0
We're unable to sign you in at this time. Please try again in a few minutes.
Retry
We were able to sign you in, but your subscription(s) could not be found. Please try again in a few minutes.
Retry
There may be a problem with your account. Please contact the AMA Service Center to resolve this issue.
Contact the AMA Service Center:
Telephone: 1 (800) 262-2350 or 1 (312) 670-7827  *   Email: subscriptions@jamanetwork.com
Error Message ......
Medical News & Perspectives |

Fully Automated Artificial Pancreas Finally Within Reach

Tracy Hampton, PhD
JAMA. 2014;311(22):2260-2261. doi:10.1001/jama.2014.6386.
Text Size: A A A
Published online

Extract

Even with increasingly effective treatments and glucose monitors, most individuals with type 1 diabetes still cannot achieve recommended glucose control goals. Many experts believe that the best near-term solution for patients will be a system that can independently restore insulin and glucose balance.

“Artificial pancreas systems will be the most revolutionary advance in diabetes care since the discovery of insulin,” said Aaron Kowalski, PhD, a vice president at the Juvenile Diabetes Research Foundation (JDRF), a global organization that funds type 1 diabetes research.

Figures in this Article

Sign in

Create a free personal account to sign up for alerts, share articles, and more.

Purchase Options

• Buy this article
• Subscribe to the journal

First Page Preview

View Large
First page PDF preview

Figures

Place holder to copy figure label and caption

Graphic Jump LocationImage not available.

Howard Zisser, MD, and Frank Doyle, PhD, of the department of chemical engineering at the University of California, Santa Barbara, monitor the performance of an artificial pancreas system during a clinical trial.

University of California, Santa Barbara

Tables

References

Letters

CME
Meets CME requirements for:
Browse CME for all U.S. States
Accreditation Information
The American Medical Association is accredited by the Accreditation Council for Continuing Medical Education to provide continuing medical education for physicians. The AMA designates this journal-based CME activity for a maximum of 1 AMA PRA Category 1 CreditTM per course. Physicians should claim only the credit commensurate with the extent of their participation in the activity. Physicians who complete the CME course and score at least 80% correct on the quiz are eligible for AMA PRA Category 1 CreditTM.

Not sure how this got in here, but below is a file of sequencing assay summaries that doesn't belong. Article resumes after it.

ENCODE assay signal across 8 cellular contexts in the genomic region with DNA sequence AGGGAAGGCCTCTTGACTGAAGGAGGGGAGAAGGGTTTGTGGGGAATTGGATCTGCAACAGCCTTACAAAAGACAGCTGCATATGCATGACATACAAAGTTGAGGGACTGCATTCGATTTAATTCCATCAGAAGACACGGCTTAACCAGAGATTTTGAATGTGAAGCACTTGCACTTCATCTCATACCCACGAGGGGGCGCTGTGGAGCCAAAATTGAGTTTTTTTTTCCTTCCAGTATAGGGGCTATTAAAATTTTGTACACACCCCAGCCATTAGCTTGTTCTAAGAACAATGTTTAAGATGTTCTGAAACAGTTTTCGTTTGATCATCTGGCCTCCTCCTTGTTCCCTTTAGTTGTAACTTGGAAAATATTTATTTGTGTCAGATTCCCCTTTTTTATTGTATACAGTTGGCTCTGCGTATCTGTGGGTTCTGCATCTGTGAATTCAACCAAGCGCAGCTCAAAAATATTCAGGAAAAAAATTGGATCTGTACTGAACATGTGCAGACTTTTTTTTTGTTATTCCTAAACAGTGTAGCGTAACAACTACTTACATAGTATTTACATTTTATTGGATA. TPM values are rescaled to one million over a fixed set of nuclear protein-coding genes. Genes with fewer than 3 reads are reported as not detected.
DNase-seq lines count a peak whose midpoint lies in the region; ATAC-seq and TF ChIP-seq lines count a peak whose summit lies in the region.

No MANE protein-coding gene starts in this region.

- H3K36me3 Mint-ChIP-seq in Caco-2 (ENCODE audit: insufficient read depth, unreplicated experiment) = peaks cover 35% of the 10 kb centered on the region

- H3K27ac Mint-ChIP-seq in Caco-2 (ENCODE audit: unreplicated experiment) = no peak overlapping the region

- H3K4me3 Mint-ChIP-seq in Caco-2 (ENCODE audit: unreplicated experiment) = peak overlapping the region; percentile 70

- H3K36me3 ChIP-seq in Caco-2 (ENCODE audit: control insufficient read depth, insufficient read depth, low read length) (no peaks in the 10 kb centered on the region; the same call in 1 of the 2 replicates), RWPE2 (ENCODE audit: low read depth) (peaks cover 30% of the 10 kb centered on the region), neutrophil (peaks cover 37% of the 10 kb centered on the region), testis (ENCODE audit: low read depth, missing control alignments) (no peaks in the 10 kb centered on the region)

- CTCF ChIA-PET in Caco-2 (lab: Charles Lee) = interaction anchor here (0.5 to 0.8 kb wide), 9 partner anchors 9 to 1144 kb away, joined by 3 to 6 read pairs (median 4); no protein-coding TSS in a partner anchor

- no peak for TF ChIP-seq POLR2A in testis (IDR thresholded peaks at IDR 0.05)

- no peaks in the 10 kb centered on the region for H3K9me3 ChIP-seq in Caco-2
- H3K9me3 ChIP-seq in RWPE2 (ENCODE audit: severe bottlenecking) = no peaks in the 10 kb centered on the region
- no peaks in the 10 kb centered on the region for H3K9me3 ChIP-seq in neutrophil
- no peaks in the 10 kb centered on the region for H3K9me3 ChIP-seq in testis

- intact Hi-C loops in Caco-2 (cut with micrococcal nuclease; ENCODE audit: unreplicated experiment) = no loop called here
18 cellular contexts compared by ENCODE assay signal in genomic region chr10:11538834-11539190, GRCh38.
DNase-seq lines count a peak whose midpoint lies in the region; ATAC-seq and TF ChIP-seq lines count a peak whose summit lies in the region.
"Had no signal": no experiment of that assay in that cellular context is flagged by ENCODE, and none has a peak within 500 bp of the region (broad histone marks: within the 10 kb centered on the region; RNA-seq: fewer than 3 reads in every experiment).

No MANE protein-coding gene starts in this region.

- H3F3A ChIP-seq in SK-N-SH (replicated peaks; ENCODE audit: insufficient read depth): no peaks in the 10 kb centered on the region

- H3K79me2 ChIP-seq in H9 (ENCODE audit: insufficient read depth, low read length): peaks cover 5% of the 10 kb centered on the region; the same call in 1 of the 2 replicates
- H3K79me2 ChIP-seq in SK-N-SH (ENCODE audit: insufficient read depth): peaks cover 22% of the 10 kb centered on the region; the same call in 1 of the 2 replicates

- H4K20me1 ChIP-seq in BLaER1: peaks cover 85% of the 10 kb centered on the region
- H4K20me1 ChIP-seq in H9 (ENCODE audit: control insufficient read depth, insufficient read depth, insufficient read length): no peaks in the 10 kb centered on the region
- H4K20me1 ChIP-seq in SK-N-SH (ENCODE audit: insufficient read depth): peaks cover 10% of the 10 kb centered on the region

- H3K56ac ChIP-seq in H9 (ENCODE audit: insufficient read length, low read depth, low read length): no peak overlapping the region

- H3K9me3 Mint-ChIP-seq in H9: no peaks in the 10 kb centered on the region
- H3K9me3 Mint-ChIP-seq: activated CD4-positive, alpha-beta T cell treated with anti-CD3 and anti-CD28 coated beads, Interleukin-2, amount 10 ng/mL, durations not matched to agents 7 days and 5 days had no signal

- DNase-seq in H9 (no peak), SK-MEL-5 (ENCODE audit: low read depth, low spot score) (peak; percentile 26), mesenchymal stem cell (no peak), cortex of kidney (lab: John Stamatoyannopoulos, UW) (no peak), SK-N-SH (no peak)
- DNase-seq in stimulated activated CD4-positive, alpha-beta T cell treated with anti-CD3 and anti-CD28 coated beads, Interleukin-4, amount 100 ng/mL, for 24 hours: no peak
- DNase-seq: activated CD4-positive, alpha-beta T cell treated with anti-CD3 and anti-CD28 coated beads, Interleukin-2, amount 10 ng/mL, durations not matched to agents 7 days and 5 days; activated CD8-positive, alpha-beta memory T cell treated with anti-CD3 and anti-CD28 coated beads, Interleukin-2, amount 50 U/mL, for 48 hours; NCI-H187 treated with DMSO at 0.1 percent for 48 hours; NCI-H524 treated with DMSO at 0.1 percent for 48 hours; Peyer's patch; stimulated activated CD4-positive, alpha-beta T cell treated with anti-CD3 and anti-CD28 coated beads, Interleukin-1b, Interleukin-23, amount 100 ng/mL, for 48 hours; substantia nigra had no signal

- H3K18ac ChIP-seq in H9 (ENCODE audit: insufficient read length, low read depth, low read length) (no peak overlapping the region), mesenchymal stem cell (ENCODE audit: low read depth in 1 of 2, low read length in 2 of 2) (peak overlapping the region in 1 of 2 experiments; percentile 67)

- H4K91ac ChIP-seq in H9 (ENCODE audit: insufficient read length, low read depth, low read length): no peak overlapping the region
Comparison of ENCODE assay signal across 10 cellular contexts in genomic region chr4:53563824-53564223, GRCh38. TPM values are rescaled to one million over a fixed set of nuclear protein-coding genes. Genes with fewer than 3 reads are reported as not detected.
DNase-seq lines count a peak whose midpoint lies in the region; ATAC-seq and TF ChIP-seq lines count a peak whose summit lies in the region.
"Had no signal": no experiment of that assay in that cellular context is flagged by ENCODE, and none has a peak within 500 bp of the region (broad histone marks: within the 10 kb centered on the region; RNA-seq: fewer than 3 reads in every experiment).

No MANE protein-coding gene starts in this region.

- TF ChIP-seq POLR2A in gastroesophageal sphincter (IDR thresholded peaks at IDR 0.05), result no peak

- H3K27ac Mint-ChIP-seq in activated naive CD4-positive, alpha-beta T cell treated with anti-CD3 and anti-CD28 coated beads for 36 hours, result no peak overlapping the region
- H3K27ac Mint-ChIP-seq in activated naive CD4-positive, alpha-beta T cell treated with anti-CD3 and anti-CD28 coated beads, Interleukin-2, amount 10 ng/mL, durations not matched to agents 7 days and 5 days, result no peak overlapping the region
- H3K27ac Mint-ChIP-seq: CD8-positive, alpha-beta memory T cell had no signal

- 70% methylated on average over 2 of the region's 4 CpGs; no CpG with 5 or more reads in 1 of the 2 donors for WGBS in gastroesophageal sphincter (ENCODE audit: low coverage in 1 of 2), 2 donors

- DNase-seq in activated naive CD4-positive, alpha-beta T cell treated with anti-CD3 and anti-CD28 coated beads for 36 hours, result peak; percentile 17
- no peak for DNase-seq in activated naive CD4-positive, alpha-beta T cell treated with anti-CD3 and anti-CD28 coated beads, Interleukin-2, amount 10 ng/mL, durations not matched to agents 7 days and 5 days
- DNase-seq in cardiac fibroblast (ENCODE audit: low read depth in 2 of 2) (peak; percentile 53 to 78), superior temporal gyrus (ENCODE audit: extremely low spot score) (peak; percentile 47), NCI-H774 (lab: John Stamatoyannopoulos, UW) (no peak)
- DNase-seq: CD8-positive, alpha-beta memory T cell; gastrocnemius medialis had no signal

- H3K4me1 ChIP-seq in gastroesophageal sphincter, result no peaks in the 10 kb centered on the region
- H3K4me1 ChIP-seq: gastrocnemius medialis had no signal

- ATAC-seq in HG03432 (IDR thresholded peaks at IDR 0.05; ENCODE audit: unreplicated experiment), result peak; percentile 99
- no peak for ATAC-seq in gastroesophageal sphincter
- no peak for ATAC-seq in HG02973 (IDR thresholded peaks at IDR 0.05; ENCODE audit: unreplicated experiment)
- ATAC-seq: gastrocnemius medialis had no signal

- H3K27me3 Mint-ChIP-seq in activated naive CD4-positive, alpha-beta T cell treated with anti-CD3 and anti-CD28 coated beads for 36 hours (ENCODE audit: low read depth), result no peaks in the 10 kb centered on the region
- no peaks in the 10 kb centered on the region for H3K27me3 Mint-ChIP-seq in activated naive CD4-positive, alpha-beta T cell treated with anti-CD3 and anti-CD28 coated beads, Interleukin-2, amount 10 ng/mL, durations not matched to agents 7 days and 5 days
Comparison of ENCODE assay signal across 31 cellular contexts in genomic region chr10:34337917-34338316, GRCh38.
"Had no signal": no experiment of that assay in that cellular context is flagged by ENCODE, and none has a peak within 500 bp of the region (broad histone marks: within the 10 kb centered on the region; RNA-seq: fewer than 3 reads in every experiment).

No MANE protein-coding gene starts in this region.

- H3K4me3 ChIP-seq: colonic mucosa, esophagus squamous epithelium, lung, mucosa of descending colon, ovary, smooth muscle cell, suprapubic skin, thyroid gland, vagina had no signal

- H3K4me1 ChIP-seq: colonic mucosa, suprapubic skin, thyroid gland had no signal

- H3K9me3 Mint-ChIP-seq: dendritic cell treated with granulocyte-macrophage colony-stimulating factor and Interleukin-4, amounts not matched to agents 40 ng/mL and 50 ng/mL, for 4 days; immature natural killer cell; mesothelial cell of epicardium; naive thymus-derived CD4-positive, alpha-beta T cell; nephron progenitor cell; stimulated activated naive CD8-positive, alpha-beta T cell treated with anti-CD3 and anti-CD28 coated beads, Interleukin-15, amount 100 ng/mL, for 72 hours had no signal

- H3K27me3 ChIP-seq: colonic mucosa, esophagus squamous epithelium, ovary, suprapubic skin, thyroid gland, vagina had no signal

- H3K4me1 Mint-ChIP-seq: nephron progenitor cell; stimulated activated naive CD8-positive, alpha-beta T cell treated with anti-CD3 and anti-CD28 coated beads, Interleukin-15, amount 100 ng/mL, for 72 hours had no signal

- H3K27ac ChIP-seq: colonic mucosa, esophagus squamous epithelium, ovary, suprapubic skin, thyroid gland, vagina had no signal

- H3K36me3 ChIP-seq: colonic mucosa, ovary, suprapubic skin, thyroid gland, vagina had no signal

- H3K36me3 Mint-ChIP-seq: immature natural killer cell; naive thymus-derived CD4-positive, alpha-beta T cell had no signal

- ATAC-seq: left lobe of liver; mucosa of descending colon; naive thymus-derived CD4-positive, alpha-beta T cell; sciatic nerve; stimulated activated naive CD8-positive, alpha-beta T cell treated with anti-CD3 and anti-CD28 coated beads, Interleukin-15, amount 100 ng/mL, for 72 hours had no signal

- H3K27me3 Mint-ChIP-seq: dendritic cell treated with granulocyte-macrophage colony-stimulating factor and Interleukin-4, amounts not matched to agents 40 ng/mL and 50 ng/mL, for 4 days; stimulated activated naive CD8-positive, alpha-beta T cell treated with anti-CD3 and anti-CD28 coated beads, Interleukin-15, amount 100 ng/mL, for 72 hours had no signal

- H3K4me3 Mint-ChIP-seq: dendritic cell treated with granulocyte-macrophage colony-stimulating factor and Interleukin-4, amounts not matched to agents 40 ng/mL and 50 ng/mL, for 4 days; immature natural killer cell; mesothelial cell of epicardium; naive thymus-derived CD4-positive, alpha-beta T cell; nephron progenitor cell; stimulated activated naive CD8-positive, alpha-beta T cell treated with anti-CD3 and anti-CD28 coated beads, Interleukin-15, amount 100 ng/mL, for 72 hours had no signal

Note: You must get at least of the answers correct to pass this quiz.
You have not filled in all the answers to complete this quiz
The following questions were not answered:
Sorry, you have unsuccessfully completed this CME quiz with a score of
The following questions were not answered correctly:
Commitment to Change (optional):
Indicate what change(s) you will implement in your practice, if any, based on this CME course.
Your quiz results:
The filled radio buttons indicate your responses. The preferred responses are highlighted
For CME Course: A Proposed Model for Initial Assessment and Management of Acute Heart Failure Syndromes
Indicate what changes(s) you will implement in your practice, if any, based on this CME course.

Multimedia

Some tools below are only available to our subscribers or users with an online account.

Sign in

Create a free personal account to sign up for alerts, share articles, and more.

Purchase Options

• Buy this article
• Subscribe to the journal

Related Content

Customize your page view by dragging & repositioning the boxes below.

Articles Related By Topic
Related Collections
PubMed Articles
Artificial pancreas: fuzzy logic and control of glycemia. Curr Opin Endocrinol Diabetes Obes 2014;21(4):251-6.
Biochemical Stabilization of Glucagon at Alkaline pH. Diabetes Technol Ther Published online Jun 26, 2014.;
Jobs
brightcove.createExperiences();